Ephrat "Bounce" Asherie: What My Teacher Taught Me

Ephrat "Bounce" Asherie might be at the top of her game—she just received two Bessie Award nominations and her company makes its Jacob's Pillow debut next month—but she still suffers from self-doubt and perfectionism. When she began taking breaking classes from Robert "Break Easy" Santiago in Brooklyn, New York, she had to draw upon her self-confidence to successfully battle with other break dancers.

"When I was finally ready to start battling, Robert told me: 'The hardest battle will always be with yourself.' As artists, we're ripe with self-doubt, because creating and performing work is such a vulnerable thing. Robert helped me confront that vulnerability in a way that made it manageable. When you battle another dancer, it's all about reacting to that person. You have to have the confidence to say, 'Well, maybe I can't do that movement that she did, but whatever I'm doing is going to top that, because I know my own value. I can define my worth as a dancer.'"

Ephrat Asherie Dance performs at Jacob's Pillow Inside/Out series on August 7.

Photo by Christiana Marcelli

Teachers Trending
Alwin Courcy, courtesy Ballet des Amériques

Carole Alexis has been enduring the life-altering after-effects of COVID-19 since April 2020. For months on end, the Ballet des Amériques director struggled with fevers, tingling, dizziness and fatigue. Strange bruising showed up on her skin, along with the return of her (long dormant) asthma, plus word loss and stuttering.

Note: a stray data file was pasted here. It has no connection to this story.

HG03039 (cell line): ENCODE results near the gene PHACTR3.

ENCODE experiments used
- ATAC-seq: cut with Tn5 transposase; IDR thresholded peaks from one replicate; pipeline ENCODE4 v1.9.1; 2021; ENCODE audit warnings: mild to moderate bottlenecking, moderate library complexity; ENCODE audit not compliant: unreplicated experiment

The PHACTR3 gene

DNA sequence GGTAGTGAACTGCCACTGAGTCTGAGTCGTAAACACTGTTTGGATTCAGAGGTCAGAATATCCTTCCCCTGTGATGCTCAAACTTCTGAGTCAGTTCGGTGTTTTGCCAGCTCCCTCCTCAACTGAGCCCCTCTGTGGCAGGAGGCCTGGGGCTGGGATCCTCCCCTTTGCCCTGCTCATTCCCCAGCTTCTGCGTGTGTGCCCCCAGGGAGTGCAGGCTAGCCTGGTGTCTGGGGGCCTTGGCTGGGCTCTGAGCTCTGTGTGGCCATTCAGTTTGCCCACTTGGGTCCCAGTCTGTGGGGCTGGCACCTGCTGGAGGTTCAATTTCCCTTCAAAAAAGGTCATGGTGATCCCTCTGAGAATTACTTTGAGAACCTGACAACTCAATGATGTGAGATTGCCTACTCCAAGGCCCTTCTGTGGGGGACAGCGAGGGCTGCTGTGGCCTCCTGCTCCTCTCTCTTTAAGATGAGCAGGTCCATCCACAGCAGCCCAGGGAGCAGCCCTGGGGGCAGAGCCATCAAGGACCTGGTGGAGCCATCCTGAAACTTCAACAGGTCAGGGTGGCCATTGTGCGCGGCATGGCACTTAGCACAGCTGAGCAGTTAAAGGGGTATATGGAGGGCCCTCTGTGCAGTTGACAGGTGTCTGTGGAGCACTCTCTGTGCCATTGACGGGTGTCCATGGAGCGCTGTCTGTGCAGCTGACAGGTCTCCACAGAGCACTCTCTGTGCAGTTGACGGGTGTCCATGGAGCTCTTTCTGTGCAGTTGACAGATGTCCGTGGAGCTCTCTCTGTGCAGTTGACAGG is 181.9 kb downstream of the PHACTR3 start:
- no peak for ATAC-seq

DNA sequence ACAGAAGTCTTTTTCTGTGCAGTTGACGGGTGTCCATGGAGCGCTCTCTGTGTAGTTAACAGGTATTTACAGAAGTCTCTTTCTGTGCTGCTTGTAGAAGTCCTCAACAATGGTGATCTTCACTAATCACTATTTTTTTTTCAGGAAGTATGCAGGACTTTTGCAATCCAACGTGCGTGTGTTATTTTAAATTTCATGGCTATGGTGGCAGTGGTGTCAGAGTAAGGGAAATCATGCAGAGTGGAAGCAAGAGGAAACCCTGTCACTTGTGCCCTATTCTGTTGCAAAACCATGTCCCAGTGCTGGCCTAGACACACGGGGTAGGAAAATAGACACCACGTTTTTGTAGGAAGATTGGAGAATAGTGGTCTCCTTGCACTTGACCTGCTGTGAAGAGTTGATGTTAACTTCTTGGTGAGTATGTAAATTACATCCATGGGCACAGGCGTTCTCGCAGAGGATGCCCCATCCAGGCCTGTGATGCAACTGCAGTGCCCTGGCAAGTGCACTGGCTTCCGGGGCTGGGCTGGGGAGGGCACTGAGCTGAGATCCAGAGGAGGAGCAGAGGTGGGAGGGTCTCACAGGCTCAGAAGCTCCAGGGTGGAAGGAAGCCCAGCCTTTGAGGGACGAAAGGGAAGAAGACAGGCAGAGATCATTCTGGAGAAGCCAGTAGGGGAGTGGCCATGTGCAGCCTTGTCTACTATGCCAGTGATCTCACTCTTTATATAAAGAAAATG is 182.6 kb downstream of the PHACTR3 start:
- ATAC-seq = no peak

"For three days I would experience relief from the fever—then, boom—it would come back worse than before," Alexis says. "I would go into a room and not know why I was there." Despite the remission of some symptoms, the fatigue and other debilitating side effects have endured to this day. Alexis is part of a tens-of-thousands-member club nobody wants to be part of—she is a COVID-19 long-hauler.

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Teachers Trending

Annika Abel Photography, courtesy Griffith

When the murder of George Floyd in Minneapolis last May catalyzed nationwide protests against systemic racism, the tap community resumed longstanding conversations about teaching a Black art form in the era of Black Lives Matter. As these dialogues unfolded on social media, veteran Dorrance Dance member Karida Griffith commented infrequently, finding it difficult to participate in a meaningful way.

"I had a hard time watching people have these conversations without historical context and knowledge," says Griffith, who now resides in her hometown of Portland, Oregon, after many years in New York City. "It was clear that there was so much information missing."

For example, she observed people discussing tap while demonstrating ignorance about Black culture. Or, posts that tried to impose upon tap the history or aesthetics of European dance forms.

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Studio Owners
Courtesy Tonawanda Dance Arts

If you're considering starting a summer program this year, you're likely not alone. Summer camp and class options are a tried-and-true method for paying your overhead costs past June—and, done well, could be a vehicle for making up for lost 2020 profits.

Plus, they might take on extra appeal for your studio families this year. Those struggling financially due to the pandemic will be in search of an affordable local programming option rather than an expensive, out-of-town intensive. And with summer travel still likely in question this spring as July and August plans are being made, your studio's local summer training option remains a safe bet.

The keys to profitable summer programming? Figuring out what type of structure will appeal most to your studio clientele, keeping start-up costs low—and, ideally, converting new summer students into new year-round students.

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